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Probate follows generally similar steps for simple estates

The general probate process is similar in all states. The terminology may vary to some extent in the different jurisdictions, creating what looks like divergent laws and procedures. Actually, the general pattern of probate is similar from state to state. At the same time, it is necessary to be familiar with the specific probate laws in one's state, including here in Ohio, to probate an estate most efficiently and in a timely manner.

The first step after the funeral and ceremonial events is for the executor named in the will to go into the county probate court and file the decedent's will. The executor is accompanied by the attorney chosen to assist the executor in getting through the process with success. The executor will receive an oath of office and letters testamentary or their equivalent will be issued.

The letters testamentary are simply verification by the state that the executor is authorized to act on behalf of the estate. This document must be ordered in the numbers needed because each time the executor asks a bank to close out an account and make the proceeds payable to the estate, the bank or insurer or investment company, or other institution, will demand an official verification of the executor's authority. This is all done as part of the process whereby the executor must collect all of the assets of the estate and turn them into money.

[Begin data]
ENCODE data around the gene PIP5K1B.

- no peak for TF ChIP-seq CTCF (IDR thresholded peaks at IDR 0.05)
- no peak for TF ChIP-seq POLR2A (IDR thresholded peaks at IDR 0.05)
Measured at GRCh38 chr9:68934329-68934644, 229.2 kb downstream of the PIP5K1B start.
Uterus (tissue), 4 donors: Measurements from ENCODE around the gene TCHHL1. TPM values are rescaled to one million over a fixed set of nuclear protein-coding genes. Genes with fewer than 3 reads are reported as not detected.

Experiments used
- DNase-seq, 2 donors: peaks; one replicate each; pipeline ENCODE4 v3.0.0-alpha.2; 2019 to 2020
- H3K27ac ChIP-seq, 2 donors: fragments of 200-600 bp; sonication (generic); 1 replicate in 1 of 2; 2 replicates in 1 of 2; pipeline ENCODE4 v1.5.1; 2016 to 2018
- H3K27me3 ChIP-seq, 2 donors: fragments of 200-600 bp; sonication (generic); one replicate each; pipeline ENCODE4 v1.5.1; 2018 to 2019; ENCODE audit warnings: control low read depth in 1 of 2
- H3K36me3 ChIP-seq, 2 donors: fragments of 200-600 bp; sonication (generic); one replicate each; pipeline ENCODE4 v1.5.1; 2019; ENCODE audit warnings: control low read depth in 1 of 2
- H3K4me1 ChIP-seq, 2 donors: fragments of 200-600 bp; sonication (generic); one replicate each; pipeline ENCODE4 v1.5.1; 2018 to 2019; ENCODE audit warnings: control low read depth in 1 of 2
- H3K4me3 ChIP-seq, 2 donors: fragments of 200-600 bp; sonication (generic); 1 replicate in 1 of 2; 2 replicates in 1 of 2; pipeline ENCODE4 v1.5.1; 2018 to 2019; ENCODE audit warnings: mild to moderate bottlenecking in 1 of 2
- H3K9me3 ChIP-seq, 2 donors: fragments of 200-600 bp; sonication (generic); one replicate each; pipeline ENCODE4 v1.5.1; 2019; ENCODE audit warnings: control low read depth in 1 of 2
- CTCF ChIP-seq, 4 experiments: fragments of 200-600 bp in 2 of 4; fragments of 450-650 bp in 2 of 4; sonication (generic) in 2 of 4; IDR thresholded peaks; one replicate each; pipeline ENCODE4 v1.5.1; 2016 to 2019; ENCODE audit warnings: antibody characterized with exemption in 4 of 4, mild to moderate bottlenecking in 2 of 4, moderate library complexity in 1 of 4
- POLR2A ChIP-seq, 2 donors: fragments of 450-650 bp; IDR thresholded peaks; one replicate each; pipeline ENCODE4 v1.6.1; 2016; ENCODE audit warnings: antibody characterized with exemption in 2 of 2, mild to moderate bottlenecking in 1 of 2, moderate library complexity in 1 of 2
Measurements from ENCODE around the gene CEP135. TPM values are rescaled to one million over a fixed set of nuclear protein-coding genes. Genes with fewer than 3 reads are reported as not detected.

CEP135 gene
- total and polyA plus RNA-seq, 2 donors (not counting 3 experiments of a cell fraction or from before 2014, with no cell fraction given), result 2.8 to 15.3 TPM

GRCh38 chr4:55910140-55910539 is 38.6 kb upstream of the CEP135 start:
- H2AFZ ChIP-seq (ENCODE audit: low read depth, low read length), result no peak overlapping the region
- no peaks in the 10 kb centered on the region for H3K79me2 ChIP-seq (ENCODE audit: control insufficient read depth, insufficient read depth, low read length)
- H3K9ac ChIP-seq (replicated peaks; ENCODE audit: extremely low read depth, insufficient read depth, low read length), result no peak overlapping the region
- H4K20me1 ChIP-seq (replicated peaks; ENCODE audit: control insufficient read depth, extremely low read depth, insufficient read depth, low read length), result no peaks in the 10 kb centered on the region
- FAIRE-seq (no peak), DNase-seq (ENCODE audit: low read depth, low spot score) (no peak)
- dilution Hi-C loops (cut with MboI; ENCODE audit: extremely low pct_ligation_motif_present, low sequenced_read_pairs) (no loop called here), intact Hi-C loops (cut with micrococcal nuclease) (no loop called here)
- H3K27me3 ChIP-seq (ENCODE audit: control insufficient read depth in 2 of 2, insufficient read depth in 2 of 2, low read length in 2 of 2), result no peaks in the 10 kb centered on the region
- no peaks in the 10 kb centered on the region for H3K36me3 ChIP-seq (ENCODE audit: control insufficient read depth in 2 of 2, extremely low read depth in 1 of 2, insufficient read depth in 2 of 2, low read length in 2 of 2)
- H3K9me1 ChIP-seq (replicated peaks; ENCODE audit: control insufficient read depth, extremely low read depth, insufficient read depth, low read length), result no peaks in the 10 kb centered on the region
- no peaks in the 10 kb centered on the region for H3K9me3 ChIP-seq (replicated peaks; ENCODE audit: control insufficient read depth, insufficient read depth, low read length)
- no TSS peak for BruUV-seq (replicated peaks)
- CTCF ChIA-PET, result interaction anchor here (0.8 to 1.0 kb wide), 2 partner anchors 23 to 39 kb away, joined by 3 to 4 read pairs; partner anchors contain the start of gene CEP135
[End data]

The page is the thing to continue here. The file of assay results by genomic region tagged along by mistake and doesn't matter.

The funds must be held in the estate checking account for paying bills and expenses, pending final settlement and distribution of the remaining estate assets. In a relatively simple estate in Ohio, there may be residential real estate that is bequeathed, for example, to the decedent's children. The property may be sold by the executor and the proceeds placed into the account pending final distribution. The estate may also convey the real estate directly to the beneficiaries by a probate deed. They can then sell it or live in it as desired.

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  • Ohio State Bar Association | Connect.Advance.Succeed
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  • Dayton Bar Association 1883
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